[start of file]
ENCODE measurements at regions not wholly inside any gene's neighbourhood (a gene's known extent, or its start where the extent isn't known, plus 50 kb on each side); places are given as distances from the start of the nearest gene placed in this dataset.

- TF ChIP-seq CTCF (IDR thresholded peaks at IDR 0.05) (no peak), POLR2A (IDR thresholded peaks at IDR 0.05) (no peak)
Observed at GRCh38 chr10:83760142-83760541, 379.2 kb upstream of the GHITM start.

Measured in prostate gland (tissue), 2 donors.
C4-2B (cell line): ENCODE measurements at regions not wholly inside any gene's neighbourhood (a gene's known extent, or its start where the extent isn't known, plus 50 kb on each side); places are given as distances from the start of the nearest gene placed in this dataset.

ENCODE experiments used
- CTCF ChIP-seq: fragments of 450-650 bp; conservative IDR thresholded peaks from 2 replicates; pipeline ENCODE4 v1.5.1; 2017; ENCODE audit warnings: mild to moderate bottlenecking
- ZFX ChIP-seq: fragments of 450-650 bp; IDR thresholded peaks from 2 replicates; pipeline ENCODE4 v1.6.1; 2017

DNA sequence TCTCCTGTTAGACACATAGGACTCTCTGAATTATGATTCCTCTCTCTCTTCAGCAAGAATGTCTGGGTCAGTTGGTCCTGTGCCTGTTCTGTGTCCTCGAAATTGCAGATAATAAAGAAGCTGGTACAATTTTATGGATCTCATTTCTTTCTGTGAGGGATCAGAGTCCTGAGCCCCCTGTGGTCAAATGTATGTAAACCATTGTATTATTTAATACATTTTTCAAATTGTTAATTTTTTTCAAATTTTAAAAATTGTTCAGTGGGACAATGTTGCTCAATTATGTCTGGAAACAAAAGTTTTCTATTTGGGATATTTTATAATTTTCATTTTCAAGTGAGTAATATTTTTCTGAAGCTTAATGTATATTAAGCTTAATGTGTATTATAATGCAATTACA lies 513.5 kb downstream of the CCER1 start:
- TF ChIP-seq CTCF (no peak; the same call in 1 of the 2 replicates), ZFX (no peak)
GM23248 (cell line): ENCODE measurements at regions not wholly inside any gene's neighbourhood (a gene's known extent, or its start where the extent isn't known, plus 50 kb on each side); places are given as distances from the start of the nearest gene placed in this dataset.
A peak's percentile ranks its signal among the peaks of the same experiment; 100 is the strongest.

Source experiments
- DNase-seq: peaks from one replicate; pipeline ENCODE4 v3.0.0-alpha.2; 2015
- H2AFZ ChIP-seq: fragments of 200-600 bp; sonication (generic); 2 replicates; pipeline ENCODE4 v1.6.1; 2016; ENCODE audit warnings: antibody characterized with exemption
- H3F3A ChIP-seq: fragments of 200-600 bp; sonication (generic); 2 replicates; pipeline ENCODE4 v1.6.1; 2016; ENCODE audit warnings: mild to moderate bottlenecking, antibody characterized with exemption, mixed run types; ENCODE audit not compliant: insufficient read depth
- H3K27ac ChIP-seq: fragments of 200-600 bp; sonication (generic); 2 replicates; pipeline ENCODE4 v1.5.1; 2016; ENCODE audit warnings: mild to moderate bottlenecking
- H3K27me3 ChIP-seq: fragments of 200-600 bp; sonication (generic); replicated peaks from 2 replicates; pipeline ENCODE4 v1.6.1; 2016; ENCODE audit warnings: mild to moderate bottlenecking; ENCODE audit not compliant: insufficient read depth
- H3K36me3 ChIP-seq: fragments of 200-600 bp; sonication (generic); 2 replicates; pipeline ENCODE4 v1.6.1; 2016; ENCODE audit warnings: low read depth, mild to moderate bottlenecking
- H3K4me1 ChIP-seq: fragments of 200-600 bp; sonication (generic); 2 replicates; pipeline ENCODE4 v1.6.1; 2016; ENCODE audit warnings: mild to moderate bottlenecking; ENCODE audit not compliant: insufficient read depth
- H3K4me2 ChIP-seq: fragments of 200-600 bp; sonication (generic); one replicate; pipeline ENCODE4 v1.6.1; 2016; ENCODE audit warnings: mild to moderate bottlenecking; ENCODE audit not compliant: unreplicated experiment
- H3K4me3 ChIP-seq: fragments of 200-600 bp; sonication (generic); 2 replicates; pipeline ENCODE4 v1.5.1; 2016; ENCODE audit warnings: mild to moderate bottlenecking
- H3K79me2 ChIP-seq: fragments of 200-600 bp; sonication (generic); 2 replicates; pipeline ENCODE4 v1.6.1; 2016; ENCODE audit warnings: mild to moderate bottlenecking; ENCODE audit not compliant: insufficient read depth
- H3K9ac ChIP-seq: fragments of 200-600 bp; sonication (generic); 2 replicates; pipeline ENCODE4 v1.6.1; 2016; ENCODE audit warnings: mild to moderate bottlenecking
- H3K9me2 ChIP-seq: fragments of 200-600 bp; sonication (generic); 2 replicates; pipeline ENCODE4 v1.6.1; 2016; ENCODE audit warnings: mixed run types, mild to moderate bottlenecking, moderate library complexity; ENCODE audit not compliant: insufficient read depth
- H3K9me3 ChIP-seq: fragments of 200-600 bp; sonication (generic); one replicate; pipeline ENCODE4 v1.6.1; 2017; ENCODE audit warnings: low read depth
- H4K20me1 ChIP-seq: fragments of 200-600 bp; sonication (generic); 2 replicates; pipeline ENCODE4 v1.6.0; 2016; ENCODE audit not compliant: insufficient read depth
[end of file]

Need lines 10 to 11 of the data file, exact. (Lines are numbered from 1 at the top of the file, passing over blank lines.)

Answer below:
- TF ChIP-seq CTCF (no peak; the same call in 1 of the 2 replicates), ZFX (no peak)
GM23248 (cell line): ENCODE measurements at regions not wholly inside any gene's neighbourhood (a gene's known extent, or its start where the extent isn't known, plus 50 kb on each side); places are given as distances from the start of the nearest gene placed in this dataset.